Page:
I’m planning to celebrate Christmas

My Mom called and asked me what time will I arrive home this coming Christmas.  She’s already been making her list of menus and ornaments and had her wish-list ready (you know, so that we kids do not mess up with the gifts!).

But then I heard this Imam said as a Muslim we shouldn’t be celebrating Christmas.  It’s haram.  How am I going to tell that to my Mom who has been so supportive of my conversion to Islam? She even googled how to wear hijab when I told her I was in this phase of covering up.

I used to assure her that nothing would change as I became a Muslim. Now we can’t sit and share this joyous holiday together anymore?  She won’t be able to defend me in front of my relatives who are pretty skeptical about me becoming a Muslim.

New Muslim Guide To Survive Christmas

Surely, if you’re a born Muslim, you have no reason to celebrate a non-Muslim celebration.  It doesn’t mean you get to insult their celebrations. It only means that it’s none of your business.

But if you’re a revert, or you have non-Muslim family members who do celebrate Christmas, it is very important to be understanding and join them as long as you are not doing activities that compromise your tauhid  or contradict specific Islamic rules like drinking alcohol and such.

  1. Gift exchanging
This is interesting too! Read also about  Lost then found, then lost again: A Muslim Revert Journey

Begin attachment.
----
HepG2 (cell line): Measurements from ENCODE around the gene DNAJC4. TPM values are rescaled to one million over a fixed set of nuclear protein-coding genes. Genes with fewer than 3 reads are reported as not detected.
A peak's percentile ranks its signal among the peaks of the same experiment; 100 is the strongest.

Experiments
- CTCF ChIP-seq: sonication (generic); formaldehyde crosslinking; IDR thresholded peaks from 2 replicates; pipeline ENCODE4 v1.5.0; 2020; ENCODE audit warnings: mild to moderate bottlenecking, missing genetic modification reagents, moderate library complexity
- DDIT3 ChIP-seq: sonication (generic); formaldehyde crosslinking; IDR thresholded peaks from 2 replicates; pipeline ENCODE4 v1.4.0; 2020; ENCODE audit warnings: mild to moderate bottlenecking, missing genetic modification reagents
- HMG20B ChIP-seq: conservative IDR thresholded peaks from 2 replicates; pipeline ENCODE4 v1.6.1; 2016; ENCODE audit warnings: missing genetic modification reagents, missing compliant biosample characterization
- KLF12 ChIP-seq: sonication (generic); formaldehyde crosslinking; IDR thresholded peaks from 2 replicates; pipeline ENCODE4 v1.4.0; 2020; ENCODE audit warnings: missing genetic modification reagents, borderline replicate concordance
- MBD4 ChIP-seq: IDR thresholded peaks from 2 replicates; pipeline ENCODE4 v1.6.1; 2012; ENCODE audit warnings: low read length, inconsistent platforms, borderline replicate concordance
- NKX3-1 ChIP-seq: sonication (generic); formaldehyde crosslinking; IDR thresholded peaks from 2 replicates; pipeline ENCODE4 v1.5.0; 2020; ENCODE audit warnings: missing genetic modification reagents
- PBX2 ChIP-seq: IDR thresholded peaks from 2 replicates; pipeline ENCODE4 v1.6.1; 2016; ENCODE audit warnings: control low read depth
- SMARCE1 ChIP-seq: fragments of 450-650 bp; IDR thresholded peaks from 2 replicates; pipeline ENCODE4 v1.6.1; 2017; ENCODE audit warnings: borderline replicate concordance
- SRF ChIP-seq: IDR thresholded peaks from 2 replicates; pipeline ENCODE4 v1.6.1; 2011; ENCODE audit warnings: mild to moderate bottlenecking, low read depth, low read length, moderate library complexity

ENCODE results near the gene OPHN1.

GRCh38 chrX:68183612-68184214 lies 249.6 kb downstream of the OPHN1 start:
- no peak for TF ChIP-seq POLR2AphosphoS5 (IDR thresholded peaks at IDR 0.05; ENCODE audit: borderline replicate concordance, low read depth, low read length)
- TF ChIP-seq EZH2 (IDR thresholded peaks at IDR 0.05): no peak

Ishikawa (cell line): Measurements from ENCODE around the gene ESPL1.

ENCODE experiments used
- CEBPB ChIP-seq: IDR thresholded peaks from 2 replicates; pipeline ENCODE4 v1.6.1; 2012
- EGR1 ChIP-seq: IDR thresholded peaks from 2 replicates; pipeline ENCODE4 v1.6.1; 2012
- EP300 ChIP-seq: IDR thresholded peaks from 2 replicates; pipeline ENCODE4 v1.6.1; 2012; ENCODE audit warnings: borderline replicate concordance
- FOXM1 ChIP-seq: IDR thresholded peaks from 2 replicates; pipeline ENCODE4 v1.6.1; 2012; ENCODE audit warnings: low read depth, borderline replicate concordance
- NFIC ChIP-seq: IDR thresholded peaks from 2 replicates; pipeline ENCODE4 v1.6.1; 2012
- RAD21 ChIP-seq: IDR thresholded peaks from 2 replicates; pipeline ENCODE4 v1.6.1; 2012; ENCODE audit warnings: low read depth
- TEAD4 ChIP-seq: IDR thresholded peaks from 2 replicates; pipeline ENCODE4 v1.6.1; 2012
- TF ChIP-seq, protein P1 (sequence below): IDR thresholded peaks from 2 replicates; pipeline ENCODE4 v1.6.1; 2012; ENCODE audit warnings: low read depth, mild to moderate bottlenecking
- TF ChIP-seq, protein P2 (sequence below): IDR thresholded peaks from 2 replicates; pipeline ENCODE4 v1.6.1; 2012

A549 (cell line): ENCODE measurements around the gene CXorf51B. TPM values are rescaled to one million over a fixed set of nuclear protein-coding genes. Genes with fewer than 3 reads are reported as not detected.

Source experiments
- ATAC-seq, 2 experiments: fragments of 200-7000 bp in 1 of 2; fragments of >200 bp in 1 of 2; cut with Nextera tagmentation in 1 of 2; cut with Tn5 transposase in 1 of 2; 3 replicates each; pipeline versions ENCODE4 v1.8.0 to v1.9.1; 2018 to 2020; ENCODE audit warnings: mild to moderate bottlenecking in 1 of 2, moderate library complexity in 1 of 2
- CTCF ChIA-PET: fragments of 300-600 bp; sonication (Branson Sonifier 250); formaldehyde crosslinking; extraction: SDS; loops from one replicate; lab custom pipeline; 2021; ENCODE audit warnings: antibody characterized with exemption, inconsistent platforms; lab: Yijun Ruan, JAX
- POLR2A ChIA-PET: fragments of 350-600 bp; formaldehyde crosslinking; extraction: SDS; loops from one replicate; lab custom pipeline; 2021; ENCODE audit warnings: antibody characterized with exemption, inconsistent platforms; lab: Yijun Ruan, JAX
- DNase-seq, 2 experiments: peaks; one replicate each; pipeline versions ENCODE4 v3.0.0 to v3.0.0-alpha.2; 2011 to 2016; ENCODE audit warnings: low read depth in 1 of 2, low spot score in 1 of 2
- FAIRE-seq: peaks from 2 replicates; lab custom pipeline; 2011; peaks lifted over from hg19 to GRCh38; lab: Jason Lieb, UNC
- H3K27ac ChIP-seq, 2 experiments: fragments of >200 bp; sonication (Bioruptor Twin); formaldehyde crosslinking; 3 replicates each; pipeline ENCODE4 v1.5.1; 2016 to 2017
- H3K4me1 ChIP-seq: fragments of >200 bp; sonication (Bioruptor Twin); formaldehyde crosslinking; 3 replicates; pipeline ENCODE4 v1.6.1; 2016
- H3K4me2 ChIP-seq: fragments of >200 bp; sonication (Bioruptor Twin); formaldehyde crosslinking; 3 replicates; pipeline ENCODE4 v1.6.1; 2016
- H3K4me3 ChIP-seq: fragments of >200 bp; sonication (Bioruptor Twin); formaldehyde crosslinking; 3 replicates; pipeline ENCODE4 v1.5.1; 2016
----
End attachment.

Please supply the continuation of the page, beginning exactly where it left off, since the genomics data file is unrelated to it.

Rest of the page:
To exchange gift is actually a sunnah. Abu Huraira reported: The Prophet, peace and blessings be upon him, said, “Give each other gifts and you will love each other.

Source: al-Adab al-Mufrad 594; Grade: Hasan (fair) according to Ibn Hajar

  1. Dinner together

Spending time with your family members is an act of kindness.  Not only to sit at the dining table and eat together, but also when you help preparing the meal, chatting and hanging out with them. You will be rewarded as have done a good deed.

It is reported on the authority of ‘Abdullah that the Messenger of Allah said:

The best of’ deeds are the (observance of) prayers at their proper time, and kindness to the parents.

حَدَّثَنَا عُثْمَانُ بْنُ أَبِي شَيْبَةَ، حَدَّثَنَا جَرِيرٌ، عَنِ الْحَسَنِ بْنِ عُبَيْدِ اللَّهِ، عَنْ أَبِي عَمْرٍو الشَّيْبَانِيِّ، عَنْ عَبْدِ اللَّهِ، عَنِ النَّبِيِّ صلى الله عليه وسلم قَالَ ‏ “‏ أَفْضَلُ الأَعْمَالِ – أَوِ الْعَمَلِ – الصَّلاَةُ لِوَقْتِهَا وَبِرُّ الْوَالِدَيْنِ ‏”‏ ‏.‏

Reference : Sahih Muslim 85 e

In-book reference : Book 1, Hadith 162

USC-MSA web (English) reference : Book 1, Hadith 155

  1. Talk before the gathering

Explain to them that as a Muslim, there are do’s and don’ts that you would have  to comply with and would therefore appreciate if they could be supportive of that.  Tell them that as a Muslim, you are highly encouraged to serve your parents, thus celebrating a holiday like Christmas is important to you.  But at the same time you need to serve God first and thus would value their understanding in allowing you to not participate in certain matters of the celebration.

  1. Be firm about the forbidden activities
This is interesting too! Read also about  “He led me down a path from where there was no turning back from..”

You must  have a strong mind to say no to participating in any forbidden activities.  Drinking alcohol, to name one, must be avoided.  

May Allah give you ease and strength this coming holiday season.  Enjoy your time with your parents!

Sources:  https://abuaminaelias.com/dailyhadithonline/2012/11/24/give-gifts-love-one-another/, https://sunnah.com/muslim/1/162

Farwina Faroque

Author Farwina Faroque

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